I’m very proud of my sourdough these days. I’m making an eleven grain and seed mix that costs cents, takes minutes, and tastes good enough that I’m making it twice a week most weeks with little incentive to experiment.
Here it is in pictures.
First the starter, taken out of the fridge before I go to bed and fed with a mug of baker’s flour mixed with a mug of water. A cup and a half of it put back in a jar with a loosely fitting lid in the fridge. The rest (about a cup and a half full) left in a bowl covered with a tea towel on the bench overnight.
Then the uncooked mix. In the morning, add a handful each of rolled triticale, rolled oats, oat bran, crushed linseeds, crushed pepitas, and rye flour. Stir in and let soak.
Then the porridge mix. While I move around making cofee, getting dressed, eating breakfast, I cook up a bread porridge. It starts with a handful of pearled barley, a handful of buckwheat, and a handful of millet, and a good teaspoon of salt. When they have had 5 minutes or so of boiling head start, I add a handful of quinoa and a handful of oat groats. I cook until the grains are just cooked and the water all absorbed, trying to stir as little as possible and being careful not to overcook. I want the grains distinct, not mush. I turn it off an let it cool for a few minutes.
Then I make the bread dough. Stir the porridge into the starter mix, stir in a couple of handfuls of wholemeal wheat flour, then tip the shaggy dough mix out onto the well floured benchtop. I knead in enough unbleached baker’s flour (high gluten flour) to make a smooth dough. It varies depending on how wet the porridge mix is and how generous I was with handfuls, but generally it’s about a cup to a cup and a half of baker’s flour. I put a slurp of oil in a bowl, roll the dough round in it, then leave to sit on the kitchen bench, covered with a cloth, for the day. (in summer with ants around I have to set the whole lot in a pie dish full of water).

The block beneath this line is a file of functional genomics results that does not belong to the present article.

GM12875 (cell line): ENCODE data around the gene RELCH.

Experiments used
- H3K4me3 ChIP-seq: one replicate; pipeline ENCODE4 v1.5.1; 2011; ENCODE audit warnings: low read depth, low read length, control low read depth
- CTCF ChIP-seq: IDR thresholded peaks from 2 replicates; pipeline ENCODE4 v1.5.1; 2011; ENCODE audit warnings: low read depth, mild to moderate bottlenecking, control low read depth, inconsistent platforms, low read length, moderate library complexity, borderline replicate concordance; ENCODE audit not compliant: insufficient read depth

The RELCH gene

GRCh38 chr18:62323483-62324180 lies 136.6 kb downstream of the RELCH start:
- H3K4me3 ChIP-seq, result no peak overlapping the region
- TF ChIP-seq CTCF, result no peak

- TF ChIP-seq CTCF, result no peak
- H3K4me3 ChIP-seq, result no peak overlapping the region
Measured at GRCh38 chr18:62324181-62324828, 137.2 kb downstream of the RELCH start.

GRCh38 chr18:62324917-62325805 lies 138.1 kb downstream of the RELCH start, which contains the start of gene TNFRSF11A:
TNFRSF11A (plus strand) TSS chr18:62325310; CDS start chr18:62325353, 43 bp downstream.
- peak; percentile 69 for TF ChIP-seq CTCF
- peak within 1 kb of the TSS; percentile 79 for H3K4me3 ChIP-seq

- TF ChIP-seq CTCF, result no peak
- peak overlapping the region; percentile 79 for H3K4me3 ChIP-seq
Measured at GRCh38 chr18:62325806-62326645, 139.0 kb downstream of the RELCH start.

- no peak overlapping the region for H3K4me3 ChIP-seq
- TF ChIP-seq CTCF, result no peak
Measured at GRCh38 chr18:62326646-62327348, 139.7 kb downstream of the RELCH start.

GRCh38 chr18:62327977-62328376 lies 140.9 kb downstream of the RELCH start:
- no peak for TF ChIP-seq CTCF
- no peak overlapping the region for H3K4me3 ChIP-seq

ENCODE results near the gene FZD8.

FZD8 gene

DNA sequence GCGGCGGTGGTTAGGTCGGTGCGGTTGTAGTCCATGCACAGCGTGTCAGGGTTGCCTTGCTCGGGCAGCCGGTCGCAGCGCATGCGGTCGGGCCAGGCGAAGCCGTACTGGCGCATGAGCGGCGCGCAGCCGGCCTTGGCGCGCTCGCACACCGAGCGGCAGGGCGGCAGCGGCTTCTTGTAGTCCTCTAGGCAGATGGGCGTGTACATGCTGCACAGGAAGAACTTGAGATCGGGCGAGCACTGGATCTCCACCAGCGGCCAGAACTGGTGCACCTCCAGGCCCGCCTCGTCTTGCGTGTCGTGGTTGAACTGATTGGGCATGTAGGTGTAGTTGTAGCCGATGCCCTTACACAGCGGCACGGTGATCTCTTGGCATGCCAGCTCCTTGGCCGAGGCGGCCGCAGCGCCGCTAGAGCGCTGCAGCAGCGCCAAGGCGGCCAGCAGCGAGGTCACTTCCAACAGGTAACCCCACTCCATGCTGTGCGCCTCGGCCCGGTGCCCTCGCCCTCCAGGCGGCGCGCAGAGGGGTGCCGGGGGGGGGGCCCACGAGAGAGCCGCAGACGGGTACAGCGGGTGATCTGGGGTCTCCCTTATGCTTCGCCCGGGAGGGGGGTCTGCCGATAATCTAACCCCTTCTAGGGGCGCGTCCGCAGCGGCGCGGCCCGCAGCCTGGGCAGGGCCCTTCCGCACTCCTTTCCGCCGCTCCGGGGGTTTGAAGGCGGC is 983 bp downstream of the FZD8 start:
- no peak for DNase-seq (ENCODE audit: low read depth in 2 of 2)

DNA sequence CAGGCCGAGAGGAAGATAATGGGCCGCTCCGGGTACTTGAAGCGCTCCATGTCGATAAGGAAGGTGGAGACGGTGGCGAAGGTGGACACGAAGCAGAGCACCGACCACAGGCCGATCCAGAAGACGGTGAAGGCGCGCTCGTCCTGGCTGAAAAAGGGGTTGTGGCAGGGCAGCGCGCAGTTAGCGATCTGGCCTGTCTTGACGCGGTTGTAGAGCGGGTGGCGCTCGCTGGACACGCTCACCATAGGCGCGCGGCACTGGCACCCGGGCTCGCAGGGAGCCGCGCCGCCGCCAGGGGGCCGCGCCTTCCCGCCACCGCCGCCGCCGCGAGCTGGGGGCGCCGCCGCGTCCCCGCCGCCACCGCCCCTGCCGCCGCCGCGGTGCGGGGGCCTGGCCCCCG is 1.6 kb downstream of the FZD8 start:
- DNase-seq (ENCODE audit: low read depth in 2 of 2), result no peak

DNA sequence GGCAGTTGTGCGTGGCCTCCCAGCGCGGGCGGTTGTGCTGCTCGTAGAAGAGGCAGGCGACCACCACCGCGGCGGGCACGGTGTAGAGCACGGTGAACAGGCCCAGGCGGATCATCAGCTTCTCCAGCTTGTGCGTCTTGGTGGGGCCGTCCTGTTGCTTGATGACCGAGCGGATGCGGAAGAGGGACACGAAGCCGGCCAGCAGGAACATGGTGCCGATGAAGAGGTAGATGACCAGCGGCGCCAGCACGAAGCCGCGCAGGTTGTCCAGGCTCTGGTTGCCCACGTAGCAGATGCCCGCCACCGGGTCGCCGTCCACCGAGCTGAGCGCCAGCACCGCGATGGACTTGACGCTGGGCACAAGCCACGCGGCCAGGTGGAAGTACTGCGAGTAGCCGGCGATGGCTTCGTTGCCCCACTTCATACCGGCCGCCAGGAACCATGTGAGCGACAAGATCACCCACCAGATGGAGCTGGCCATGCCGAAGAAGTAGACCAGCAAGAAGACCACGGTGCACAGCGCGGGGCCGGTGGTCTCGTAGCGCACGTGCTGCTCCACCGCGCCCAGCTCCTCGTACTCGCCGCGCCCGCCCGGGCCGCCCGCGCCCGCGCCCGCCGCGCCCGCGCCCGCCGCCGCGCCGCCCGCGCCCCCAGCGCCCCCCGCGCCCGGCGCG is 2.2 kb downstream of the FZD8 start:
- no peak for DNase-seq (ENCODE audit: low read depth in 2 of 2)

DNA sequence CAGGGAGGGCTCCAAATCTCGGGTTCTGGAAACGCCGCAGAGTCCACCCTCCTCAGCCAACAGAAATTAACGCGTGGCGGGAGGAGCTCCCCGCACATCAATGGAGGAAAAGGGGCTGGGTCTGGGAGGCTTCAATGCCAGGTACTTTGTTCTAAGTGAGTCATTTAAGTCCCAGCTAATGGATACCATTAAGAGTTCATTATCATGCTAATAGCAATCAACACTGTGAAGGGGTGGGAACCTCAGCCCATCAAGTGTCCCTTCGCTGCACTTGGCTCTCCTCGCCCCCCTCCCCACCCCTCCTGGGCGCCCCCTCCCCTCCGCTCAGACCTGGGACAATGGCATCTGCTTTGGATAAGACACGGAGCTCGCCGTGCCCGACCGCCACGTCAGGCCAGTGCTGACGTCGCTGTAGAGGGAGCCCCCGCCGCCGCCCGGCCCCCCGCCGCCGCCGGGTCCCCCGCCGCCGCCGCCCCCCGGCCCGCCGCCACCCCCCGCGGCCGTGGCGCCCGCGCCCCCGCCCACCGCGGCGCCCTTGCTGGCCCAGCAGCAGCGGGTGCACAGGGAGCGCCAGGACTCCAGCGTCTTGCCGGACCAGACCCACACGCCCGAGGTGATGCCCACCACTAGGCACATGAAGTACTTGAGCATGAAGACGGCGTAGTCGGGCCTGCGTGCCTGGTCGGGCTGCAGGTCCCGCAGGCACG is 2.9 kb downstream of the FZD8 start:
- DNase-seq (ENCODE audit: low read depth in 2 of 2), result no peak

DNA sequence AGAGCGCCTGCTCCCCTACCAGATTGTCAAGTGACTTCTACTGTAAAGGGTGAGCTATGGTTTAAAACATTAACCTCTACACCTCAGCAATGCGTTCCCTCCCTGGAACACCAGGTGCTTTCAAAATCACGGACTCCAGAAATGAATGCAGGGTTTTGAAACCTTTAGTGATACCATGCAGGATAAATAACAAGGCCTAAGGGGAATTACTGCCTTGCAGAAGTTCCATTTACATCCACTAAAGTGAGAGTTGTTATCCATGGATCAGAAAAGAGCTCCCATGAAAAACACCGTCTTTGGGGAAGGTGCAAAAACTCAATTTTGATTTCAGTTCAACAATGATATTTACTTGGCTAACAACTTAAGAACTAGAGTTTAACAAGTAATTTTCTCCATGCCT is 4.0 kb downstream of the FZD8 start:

By the time I get home in the afternoon, the dough is like this. On a warm day, it only takes about 4 hours really, a bit longer if my starter hadn’t been fed for a few days. The next bit really depends on the temperature. In winter, I used to give the dough a quick knead, roll the top of the log of dough in sesame seeds (they don’t stick if you just sprinkle them), put it into an oiled bread tin, and slash the top. Then leave it covered on the benchtop again and hope it rose enough to bake at 7 pm, to be out of the oven before I turn into a pumpkin at 8 pm. But lately, with the warm weather, I’ve been putting it in the fridge to slow it down and get a more even second rise. If it rises too fast, the texture is uneven with crumbly bits in the middle. If it rises too slow, the sourness develops. About an hour and a half to double in size is perfect. Then I put it into a cold oven, set to medium, and bake for around an hour till it sounds hollow when knocked.
It’s really good as toast with avocado and tomato, or as a sandwich with hummus and lettuce and tomato, or…